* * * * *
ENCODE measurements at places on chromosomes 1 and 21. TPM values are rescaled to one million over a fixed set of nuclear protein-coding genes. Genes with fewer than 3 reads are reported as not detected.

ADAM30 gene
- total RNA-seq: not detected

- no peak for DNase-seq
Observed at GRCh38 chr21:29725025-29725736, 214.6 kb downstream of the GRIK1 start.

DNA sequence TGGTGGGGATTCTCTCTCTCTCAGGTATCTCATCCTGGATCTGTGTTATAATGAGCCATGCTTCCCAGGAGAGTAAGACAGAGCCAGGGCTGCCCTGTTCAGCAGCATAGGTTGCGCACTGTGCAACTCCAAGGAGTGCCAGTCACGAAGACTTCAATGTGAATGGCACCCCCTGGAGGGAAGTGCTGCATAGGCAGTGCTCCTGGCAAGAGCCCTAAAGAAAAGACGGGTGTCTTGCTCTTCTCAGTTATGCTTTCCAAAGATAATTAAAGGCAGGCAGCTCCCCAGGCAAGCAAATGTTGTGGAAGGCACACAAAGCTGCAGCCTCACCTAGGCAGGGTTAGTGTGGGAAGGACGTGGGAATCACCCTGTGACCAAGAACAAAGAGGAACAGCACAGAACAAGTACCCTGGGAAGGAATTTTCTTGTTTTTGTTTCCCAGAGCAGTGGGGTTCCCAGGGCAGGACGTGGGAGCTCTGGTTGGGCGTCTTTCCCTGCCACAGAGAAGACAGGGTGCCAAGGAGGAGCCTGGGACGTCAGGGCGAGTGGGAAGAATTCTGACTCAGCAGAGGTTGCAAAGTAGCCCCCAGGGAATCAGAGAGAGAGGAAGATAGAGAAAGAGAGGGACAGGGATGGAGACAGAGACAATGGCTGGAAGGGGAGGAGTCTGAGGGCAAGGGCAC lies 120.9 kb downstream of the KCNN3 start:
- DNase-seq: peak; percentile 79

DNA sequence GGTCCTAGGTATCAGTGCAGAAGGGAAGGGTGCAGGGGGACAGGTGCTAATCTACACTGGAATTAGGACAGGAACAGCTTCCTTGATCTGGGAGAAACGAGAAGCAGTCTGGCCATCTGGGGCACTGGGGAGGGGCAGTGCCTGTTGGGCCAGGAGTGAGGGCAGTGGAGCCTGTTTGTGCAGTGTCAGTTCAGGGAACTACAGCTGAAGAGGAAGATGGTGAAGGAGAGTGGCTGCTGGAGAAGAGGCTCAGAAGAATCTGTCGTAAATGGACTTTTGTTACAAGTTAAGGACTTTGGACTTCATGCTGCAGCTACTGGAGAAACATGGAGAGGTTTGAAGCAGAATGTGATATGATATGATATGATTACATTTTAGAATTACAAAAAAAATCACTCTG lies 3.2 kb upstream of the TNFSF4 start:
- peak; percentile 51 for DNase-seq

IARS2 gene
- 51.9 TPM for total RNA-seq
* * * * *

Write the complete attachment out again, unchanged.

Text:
ENCODE measurements at places on chromosomes 1 and 21. TPM values are rescaled to one million over a fixed set of nuclear protein-coding genes. Genes with fewer than 3 reads are reported as not detected.

ADAM30 gene
- total RNA-seq: not detected

- no peak for DNase-seq
Observed at GRCh38 chr21:29725025-29725736, 214.6 kb downstream of the GRIK1 start.

DNA sequence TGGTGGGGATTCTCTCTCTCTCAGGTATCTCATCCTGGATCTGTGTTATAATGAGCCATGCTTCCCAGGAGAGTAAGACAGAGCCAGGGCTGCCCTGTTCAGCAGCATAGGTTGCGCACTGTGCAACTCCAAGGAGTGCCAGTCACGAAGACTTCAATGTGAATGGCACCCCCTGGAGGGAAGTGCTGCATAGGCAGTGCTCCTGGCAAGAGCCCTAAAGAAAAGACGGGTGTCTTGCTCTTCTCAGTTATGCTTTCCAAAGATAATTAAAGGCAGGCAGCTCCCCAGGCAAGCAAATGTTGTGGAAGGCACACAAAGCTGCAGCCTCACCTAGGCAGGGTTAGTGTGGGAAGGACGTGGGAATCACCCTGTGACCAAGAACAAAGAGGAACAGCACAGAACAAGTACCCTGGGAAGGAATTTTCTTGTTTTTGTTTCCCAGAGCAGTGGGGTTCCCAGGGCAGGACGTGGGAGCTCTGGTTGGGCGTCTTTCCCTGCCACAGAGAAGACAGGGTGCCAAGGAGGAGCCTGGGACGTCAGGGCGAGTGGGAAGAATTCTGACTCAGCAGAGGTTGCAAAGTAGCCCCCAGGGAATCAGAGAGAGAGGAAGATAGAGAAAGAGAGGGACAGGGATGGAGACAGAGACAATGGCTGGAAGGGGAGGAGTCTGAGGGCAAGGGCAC lies 120.9 kb downstream of the KCNN3 start:
- DNase-seq: peak; percentile 79

DNA sequence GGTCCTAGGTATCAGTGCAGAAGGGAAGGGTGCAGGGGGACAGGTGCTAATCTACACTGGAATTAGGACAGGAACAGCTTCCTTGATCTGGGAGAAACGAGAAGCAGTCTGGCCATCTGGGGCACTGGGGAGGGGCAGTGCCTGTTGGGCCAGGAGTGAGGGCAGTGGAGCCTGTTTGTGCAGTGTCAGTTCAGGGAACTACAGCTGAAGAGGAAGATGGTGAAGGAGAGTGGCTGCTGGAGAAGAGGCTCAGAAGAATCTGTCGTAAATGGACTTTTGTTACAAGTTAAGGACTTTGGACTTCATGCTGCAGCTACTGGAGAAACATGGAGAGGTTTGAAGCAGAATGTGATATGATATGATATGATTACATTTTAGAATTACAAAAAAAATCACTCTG lies 3.2 kb upstream of the TNFSF4 start:
- peak; percentile 51 for DNase-seq

IARS2 gene
- 51.9 TPM for total RNA-seq